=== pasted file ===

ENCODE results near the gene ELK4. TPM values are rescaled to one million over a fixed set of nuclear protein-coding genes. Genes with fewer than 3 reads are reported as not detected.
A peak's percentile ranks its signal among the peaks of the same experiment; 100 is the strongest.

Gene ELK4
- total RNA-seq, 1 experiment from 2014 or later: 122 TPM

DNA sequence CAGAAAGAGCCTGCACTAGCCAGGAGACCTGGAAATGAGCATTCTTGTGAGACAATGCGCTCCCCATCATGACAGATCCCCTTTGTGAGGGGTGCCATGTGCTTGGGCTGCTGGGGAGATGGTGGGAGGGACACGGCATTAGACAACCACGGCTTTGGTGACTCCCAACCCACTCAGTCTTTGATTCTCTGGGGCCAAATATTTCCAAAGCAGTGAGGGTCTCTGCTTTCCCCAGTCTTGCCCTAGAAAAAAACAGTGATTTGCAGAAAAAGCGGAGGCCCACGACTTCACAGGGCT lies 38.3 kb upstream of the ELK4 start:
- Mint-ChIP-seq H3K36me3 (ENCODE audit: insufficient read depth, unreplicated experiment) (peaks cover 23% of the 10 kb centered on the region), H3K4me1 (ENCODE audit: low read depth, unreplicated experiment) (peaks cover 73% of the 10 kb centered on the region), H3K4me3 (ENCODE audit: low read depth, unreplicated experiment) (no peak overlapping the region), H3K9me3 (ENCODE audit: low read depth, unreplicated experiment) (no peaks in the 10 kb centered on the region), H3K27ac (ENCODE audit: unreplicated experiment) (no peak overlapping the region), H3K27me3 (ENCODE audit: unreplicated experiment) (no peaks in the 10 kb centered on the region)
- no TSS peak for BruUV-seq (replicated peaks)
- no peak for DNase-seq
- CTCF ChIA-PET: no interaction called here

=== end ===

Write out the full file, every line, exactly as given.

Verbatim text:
ENCODE results near the gene ELK4. TPM values are rescaled to one million over a fixed set of nuclear protein-coding genes. Genes with fewer than 3 reads are reported as not detected.
A peak's percentile ranks its signal among the peaks of the same experiment; 100 is the strongest.

Gene ELK4
- total RNA-seq, 1 experiment from 2014 or later: 122 TPM

DNA sequence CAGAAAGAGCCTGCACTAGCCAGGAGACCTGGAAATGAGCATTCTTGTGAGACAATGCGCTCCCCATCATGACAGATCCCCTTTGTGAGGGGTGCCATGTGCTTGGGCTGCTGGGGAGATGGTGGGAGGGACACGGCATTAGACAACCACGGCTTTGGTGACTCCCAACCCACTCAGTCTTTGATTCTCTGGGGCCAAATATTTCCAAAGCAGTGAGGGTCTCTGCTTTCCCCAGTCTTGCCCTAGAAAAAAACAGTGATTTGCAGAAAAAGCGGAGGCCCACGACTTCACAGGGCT lies 38.3 kb upstream of the ELK4 start:
- Mint-ChIP-seq H3K36me3 (ENCODE audit: insufficient read depth, unreplicated experiment) (peaks cover 23% of the 10 kb centered on the region), H3K4me1 (ENCODE audit: low read depth, unreplicated experiment) (peaks cover 73% of the 10 kb centered on the region), H3K4me3 (ENCODE audit: low read depth, unreplicated experiment) (no peak overlapping the region), H3K9me3 (ENCODE audit: low read depth, unreplicated experiment) (no peaks in the 10 kb centered on the region), H3K27ac (ENCODE audit: unreplicated experiment) (no peak overlapping the region), H3K27me3 (ENCODE audit: unreplicated experiment) (no peaks in the 10 kb centered on the region)
- no TSS peak for BruUV-seq (replicated peaks)
- no peak for DNase-seq
- CTCF ChIA-PET: no interaction called here